Watching a power user go to town with keyboard shortcuts is quite a sight. Anyone who’s been using an operating system long enough, and invested even a small amount of time in enhancing their productivity, knows what I’m talking about. But you have to admit, not every single possible function needs a dedicated spot on your keyboard. Take “Ctrl+Win+Alt+Shift+L,” for example: It’s a five-key combination that you probably need two hands to input correctly. Spoiler alert — the payoff isn’t worth it.
This game of Twister for your fingers is a system-level keyboard shortcut that…opens up LinkedIn in your browser. That’s it. It’s a hard-coded, five-key shortcut to a website. Which might be a cool feature, if you got to choose what it was. But in fact, as PCGamer notes, it’s actually a bit of corporate cross-promotion. LinkedIn, a career-focused social network where people can share their work history and apply for new jobs, has been owned by Microsoft since 2016.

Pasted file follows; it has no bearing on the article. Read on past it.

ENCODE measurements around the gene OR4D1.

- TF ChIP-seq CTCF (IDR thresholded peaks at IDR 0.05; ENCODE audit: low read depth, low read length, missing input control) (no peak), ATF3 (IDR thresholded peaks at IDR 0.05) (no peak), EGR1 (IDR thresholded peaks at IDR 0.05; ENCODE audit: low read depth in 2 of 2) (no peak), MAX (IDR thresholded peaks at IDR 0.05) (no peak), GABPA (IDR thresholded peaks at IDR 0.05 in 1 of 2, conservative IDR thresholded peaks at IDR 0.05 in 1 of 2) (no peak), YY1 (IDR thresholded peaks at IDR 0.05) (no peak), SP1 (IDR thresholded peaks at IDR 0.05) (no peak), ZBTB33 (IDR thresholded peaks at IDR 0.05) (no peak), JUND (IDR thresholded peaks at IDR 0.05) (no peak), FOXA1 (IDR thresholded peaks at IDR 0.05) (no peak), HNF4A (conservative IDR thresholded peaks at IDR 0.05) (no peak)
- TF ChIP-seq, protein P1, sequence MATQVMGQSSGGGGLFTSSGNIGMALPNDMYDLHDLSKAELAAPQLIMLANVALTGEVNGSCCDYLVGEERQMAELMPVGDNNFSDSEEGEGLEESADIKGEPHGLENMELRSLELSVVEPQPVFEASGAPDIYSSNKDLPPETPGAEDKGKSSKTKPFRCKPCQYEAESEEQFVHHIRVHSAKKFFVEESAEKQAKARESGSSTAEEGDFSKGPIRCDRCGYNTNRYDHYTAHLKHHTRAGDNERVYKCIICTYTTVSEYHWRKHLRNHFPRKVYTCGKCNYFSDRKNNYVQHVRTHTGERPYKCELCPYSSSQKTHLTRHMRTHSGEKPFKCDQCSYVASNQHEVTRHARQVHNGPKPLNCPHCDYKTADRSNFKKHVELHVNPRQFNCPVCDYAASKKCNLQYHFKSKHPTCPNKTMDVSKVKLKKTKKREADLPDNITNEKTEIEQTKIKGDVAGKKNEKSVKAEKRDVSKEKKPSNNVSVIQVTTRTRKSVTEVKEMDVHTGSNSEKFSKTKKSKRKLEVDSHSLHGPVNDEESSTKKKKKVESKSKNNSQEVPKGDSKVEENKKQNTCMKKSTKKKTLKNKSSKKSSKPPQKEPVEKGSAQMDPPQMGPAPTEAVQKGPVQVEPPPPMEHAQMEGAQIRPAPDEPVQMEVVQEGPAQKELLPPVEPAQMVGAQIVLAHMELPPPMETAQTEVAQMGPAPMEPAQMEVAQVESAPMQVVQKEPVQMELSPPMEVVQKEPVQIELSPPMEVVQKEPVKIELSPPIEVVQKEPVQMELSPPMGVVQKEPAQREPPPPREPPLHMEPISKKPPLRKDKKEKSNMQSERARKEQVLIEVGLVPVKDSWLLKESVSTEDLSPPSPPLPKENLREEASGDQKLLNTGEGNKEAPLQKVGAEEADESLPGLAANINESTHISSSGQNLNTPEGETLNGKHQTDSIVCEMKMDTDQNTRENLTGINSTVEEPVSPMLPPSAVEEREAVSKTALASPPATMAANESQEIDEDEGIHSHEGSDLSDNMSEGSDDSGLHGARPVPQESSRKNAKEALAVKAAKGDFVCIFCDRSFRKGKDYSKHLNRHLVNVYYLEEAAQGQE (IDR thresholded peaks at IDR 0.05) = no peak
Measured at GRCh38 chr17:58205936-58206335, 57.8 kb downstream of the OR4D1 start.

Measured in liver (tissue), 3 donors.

Still, it’s an awfully strange thing to program into the operating system, as if there are users who A) want instant access to LinkedIn and B) wouldn’t just put a link on their taskbar. Personally, I’ve been waiting years for Microsoft to create a system-level shortcut to switch between headphones and speakers, something that I have to use a third-party app to accomplish.
Michael is a former graphic designer who’s been building and tweaking desktop computers for longer than he cares to admit. His interests include folk music, football, science fiction, and salsa verde, in no particular order.